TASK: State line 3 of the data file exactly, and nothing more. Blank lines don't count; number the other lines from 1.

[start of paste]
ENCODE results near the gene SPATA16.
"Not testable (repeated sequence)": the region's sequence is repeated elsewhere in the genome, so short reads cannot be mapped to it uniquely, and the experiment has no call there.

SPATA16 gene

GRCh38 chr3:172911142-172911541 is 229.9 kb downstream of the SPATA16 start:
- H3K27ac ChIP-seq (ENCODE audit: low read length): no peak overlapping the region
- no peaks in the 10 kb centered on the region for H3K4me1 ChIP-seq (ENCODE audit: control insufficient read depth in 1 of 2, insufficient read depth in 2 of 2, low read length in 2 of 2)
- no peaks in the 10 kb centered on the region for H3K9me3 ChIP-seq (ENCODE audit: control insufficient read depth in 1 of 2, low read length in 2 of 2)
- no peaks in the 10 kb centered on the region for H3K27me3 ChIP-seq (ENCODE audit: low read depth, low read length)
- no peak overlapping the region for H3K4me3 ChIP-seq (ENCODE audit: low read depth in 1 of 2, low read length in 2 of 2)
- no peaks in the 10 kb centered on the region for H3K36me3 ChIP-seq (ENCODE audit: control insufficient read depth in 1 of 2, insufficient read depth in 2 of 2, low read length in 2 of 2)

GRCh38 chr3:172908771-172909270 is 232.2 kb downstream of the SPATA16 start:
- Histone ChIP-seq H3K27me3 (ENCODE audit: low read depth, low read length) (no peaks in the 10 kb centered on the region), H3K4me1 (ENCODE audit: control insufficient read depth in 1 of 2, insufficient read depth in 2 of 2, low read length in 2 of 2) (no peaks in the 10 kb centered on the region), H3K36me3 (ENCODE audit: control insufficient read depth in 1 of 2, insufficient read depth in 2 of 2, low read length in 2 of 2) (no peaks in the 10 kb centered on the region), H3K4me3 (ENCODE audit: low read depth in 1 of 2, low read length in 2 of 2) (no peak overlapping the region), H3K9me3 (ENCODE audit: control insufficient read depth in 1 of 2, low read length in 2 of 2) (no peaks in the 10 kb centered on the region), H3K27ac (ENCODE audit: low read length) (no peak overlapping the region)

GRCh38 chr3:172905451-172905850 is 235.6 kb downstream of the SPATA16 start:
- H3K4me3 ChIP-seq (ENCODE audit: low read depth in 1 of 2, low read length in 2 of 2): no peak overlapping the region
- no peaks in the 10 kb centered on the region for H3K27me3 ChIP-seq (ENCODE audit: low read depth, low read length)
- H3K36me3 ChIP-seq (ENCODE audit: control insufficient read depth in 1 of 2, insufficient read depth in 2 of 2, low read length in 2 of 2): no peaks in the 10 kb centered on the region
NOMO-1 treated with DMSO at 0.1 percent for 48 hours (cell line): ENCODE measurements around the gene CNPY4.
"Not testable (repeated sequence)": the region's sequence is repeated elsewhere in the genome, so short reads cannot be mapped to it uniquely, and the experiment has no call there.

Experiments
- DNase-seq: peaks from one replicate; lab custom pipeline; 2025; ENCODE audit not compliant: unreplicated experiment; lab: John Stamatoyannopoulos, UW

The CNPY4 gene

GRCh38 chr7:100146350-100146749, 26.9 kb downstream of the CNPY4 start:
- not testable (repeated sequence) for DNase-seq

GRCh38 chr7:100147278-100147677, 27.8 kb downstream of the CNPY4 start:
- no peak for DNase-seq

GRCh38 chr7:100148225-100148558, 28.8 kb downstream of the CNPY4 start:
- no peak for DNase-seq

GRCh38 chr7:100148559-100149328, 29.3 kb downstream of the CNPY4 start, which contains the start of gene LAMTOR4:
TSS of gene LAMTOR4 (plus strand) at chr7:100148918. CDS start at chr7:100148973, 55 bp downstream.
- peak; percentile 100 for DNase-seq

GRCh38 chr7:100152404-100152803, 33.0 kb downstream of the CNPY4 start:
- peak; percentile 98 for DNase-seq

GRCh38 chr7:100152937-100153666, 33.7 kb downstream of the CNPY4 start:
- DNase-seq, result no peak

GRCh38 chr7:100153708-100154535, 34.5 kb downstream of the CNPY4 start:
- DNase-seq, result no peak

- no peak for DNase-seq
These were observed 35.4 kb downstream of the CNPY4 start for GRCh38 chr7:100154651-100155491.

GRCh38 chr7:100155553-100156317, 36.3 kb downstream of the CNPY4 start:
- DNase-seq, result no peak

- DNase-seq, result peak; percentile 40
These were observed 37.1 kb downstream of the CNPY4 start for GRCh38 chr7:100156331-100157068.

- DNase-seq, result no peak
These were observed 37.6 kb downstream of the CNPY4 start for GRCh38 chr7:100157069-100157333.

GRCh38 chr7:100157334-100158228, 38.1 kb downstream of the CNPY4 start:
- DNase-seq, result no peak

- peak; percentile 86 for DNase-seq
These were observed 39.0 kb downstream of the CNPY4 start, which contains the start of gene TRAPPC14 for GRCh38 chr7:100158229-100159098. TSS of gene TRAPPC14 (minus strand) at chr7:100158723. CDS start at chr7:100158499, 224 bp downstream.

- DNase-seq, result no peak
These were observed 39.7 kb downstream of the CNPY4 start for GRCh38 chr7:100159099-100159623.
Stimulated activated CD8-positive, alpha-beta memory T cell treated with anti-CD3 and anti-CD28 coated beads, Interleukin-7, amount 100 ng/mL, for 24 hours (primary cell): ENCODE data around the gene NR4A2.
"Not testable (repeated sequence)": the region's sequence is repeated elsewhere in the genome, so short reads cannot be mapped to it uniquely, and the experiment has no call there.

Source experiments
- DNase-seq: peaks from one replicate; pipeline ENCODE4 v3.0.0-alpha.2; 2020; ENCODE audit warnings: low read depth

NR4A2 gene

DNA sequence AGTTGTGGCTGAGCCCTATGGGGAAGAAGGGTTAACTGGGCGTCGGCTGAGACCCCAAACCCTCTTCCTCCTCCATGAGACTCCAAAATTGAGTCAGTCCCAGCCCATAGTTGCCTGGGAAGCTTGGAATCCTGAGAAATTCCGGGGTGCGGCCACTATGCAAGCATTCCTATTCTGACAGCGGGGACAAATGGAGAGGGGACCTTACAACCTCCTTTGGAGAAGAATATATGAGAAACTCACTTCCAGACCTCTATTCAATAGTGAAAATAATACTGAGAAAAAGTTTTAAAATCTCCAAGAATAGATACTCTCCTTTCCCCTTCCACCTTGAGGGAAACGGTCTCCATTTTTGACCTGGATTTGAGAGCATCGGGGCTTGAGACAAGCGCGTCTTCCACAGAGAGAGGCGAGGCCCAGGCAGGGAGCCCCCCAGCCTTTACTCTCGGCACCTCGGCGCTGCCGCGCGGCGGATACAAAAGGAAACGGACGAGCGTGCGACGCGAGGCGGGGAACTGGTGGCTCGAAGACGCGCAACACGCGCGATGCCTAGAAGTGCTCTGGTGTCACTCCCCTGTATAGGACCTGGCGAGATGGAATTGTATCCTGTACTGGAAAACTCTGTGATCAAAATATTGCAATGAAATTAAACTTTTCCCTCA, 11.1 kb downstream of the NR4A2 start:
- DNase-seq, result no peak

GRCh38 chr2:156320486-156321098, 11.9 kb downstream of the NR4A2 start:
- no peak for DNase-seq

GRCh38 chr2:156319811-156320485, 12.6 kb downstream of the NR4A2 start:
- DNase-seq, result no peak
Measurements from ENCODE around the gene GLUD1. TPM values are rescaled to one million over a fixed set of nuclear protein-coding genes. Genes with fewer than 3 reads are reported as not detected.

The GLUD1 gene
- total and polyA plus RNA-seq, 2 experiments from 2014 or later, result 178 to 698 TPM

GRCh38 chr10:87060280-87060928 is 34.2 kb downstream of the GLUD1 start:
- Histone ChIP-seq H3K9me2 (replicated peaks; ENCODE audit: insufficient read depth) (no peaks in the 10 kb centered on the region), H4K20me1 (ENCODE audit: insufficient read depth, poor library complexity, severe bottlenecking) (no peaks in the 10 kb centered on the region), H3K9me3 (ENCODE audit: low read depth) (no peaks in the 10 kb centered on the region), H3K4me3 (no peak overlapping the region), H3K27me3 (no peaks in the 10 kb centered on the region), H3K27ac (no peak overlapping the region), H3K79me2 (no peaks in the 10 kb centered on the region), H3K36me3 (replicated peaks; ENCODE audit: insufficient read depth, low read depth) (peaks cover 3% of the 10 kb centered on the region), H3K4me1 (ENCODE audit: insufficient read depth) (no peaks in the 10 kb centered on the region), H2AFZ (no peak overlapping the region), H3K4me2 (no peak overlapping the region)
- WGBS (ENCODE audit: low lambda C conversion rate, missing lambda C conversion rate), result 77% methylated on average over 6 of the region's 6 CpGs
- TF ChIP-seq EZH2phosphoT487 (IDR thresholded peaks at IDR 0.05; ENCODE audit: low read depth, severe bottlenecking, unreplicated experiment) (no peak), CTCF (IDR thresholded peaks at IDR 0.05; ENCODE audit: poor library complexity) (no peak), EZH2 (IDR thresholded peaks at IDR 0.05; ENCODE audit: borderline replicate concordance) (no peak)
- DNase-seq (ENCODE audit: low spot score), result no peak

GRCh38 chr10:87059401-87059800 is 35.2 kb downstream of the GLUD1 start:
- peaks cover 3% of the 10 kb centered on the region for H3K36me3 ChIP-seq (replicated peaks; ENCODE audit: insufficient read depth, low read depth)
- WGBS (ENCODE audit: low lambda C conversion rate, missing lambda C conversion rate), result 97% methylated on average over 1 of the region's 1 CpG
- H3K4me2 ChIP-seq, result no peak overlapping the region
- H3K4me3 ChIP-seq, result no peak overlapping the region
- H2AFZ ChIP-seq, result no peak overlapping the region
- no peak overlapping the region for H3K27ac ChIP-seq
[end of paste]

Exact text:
SPATA16 gene